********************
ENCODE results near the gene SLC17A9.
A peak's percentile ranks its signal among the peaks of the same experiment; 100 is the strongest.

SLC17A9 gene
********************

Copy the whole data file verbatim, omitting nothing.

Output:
ENCODE results near the gene SLC17A9.
A peak's percentile ranks its signal among the peaks of the same experiment; 100 is the strongest.

SLC17A9 gene